The defeat against Finland was understandable. After the tragic incident of Christian Eriksen, it was never possible for Denmark to focus, still, they came out to play and showed that despite the tragedy they are strong and passionate enough to carry on the show. Belgium defeated them, still, there was hope as a victory against Russia would help them to progress and they did earn full points – right now, they dashed the dreams of Wales and advanced to the next round.

The match at the Johan Cruyff Arena started off with a nice touch from Wales, Gareth Bale presented Denmark skipper Simon Kjaer with a framed Wales shirt that had “Eriksen 10” printed on the back – that is why we all love football. The spirit is always positive and stands ahead of the competitive nature.

Denmark started positively – Thomas Delaney has an attempted cross into the Wales penalty area blocked. Wales launch their first attack of note but Dan James is unable to prevent a pass from Bale from going out of play for a Danish throw-in.

Kasper Dolberg turned and shot from distance after riding a challenge from Joe Rodon a few yards outside the Wales penalty area – it was high and wide.

Bale beat Maehle and Vestergaard down the right touchline and sends a cross deep into the Denmark penalty area. It was cleared.

Bale sent a shot drifting wide of the far upright after Dan James had made room for him to shoot with a smart decoy run. It was a left-footed effort from Bale after cutting inside from the right but he didn’t get enough curl on it.

Bale cantered down the right and stabbed the ball across the edge of the Denmark penalty area with the outside of his left foot. Aaron Ramsey’s shot took a deflection into the arms of Kasper Schmeichel.

It seemed that the momentum was with Wales but it did not take long for Denmark to change the complexion of the game.

The match was two minutes short of thirty minutes when Kasper Dolberg struck gold.

It was a terrific goal. After excellent work down the left between Damsgaard and Maehle, the ball came Dolberg’s way in the centre. From about 25 yards out, he curled a low shot around two Welsh defenders and into the bottom right-hand corner. Danny Ward had no chance of getting anywhere near that.

There was a VAR check for offside in the build-up to that goal but it stands. German official Bastien Dankert could find no reason to rule it out.

That strike by Dolberg, surprisingly, jolted Wales.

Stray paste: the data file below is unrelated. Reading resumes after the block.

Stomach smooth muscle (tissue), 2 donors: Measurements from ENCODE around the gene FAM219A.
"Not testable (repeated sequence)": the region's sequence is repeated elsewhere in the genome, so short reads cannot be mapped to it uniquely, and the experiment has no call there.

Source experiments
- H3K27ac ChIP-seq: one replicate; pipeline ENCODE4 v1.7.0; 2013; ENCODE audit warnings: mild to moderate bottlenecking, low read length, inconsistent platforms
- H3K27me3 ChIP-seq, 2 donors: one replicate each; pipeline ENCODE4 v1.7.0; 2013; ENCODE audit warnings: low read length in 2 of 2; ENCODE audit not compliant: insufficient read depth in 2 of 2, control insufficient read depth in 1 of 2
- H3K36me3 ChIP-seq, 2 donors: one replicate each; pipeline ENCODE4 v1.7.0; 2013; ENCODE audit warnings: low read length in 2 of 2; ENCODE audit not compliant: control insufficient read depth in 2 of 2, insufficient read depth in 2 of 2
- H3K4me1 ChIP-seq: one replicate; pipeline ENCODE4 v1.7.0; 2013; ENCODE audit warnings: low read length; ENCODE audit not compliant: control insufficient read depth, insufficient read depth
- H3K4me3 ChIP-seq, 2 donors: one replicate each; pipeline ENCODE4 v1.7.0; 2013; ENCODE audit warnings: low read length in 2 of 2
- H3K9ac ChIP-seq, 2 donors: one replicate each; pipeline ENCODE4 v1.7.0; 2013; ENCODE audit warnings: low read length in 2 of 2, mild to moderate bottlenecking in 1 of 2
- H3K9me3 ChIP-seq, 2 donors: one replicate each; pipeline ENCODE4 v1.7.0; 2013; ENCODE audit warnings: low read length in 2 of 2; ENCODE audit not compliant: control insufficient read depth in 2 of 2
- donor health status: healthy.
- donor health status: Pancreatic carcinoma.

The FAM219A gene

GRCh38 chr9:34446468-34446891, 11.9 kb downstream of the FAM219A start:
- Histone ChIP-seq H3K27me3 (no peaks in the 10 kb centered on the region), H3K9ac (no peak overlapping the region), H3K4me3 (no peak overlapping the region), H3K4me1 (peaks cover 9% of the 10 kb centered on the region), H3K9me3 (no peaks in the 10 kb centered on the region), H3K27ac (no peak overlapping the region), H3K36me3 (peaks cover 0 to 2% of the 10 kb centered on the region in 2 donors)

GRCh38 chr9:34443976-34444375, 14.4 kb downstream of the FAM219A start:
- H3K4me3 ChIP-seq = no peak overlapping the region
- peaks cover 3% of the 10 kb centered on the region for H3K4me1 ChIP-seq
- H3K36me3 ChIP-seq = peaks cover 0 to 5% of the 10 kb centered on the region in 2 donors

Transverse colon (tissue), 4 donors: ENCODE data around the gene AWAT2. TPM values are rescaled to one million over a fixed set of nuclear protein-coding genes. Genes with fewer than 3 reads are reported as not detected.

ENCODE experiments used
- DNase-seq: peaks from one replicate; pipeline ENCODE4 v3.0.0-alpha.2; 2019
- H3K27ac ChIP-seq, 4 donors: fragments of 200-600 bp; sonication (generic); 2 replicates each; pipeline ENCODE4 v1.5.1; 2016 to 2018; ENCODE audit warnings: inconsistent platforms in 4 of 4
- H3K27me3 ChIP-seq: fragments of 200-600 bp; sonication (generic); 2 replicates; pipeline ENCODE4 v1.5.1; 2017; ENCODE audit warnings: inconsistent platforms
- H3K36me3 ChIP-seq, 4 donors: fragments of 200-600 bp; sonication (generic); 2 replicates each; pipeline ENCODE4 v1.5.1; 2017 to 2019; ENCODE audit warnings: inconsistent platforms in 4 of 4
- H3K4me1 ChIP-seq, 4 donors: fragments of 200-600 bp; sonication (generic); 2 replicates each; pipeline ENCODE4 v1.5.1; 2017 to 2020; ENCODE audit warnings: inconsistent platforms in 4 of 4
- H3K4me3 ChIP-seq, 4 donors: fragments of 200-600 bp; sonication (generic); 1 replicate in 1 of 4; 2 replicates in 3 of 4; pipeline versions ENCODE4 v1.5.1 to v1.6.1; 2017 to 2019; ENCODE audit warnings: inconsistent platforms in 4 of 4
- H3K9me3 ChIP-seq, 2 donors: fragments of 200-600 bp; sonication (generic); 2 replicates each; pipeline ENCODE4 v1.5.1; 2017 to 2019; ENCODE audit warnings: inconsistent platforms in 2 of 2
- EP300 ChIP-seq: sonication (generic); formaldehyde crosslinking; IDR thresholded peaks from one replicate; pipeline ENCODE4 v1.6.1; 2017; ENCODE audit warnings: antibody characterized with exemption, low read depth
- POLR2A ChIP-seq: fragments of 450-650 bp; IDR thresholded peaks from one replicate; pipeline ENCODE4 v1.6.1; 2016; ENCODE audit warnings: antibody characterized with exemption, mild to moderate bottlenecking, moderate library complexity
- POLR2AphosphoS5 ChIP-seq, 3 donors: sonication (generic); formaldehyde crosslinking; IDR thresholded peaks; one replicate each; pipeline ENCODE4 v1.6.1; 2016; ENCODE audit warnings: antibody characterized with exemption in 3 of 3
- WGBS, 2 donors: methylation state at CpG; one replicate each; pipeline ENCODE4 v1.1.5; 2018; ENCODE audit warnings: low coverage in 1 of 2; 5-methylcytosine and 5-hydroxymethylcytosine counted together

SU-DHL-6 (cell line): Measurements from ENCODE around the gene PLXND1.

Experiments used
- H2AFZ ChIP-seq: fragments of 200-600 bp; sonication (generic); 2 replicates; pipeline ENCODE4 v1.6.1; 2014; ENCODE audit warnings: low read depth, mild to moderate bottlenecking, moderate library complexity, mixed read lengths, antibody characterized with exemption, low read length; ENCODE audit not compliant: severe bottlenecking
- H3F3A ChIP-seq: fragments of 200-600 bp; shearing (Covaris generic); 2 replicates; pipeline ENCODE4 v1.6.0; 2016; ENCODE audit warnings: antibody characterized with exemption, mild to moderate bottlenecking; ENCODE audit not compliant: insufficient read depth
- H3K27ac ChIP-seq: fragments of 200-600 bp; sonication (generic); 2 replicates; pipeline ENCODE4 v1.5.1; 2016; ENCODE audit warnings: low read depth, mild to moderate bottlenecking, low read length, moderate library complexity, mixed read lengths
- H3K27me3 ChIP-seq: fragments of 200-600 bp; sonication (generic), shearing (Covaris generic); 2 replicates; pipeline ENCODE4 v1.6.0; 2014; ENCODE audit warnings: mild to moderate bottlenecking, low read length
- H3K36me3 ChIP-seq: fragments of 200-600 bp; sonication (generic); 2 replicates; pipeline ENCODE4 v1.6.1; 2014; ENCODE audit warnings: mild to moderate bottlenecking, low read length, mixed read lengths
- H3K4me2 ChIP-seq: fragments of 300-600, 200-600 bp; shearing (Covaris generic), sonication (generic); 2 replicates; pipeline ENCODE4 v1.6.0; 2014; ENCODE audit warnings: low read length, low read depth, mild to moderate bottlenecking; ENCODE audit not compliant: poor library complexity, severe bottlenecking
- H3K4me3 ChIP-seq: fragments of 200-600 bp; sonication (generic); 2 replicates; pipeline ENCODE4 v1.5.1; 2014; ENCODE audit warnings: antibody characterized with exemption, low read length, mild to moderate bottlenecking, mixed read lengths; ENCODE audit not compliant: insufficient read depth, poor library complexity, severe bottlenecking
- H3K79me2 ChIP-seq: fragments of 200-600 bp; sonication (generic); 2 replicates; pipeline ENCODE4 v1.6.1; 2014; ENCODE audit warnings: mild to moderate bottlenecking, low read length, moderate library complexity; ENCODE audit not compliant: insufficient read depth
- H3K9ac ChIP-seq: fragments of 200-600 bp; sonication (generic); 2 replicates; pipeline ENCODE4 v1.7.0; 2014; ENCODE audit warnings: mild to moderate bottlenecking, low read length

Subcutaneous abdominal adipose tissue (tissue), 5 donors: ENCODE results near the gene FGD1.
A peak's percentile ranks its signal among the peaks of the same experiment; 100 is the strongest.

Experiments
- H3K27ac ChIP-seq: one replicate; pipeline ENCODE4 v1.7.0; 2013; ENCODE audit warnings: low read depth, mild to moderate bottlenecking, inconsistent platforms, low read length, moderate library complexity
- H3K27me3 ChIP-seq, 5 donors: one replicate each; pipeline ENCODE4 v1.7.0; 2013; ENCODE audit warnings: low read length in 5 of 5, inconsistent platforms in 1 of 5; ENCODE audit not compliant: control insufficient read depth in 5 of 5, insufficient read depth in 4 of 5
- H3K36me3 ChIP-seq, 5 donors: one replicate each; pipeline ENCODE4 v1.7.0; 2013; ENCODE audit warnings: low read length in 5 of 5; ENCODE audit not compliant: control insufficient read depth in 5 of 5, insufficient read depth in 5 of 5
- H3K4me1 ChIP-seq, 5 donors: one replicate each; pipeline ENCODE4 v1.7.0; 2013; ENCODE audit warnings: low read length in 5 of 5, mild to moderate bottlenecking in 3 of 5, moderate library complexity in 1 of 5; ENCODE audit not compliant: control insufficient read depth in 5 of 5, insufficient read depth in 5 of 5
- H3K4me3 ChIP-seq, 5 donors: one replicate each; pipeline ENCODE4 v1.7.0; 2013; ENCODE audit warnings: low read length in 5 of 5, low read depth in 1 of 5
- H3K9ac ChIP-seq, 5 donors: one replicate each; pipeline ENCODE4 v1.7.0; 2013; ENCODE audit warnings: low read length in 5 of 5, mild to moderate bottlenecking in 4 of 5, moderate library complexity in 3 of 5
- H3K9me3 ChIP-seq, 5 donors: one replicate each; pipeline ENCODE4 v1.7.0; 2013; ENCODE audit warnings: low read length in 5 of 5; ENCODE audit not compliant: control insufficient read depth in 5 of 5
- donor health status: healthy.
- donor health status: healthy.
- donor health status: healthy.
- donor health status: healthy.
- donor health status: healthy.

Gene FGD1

They were all over the place at the moment and have been since going behind. Ward flaps at a Delaney cross under pressure from Vestergaard and are lucky to win a free-kick.

After the break, Dolberg was on the score sheet again!

A Dolberg foul on Kieffer Moore went unpunished in the build-up and Martin Braithwaite cantered up the right-wing. He squared the ball into the penalty area and Neco Williams hit a woeful clearance straight to the feet of Kasper Dolberg, who slotted home.

The Welsh players complain about the earlier foul on Moore but the goal stood – Wales lost their way.

Denmark dominated since the second strike and in the 90th-minute Maehle smashed the ball into the roof of the net from about eight yards after cutting inside from the right.

With the ball at his feet, he cut inside from the right and shaped to shoot, sitting Joe Rodon on his backside. He cut inside again to create an angle and smashed the ball into the roof of the net.

In the stoppage time, Martin Braithwaite had a goal ruled out for offside but there’s a VAR check. He fired into the bottom left-hand corner and wheeled away in celebration but the flag went up immediately.

A lengthy check reveals that Chris Mepham was playing Braithwaite onside as he received a cushioned pass before spanking a low diagonal effort into the bottom corner.

The goal stayed.

Denmark smashed Wales and stormed into the quarterfinals.

The Danish players celebrated in front of their ecstatic fans.


After the storm comes the sunshine.

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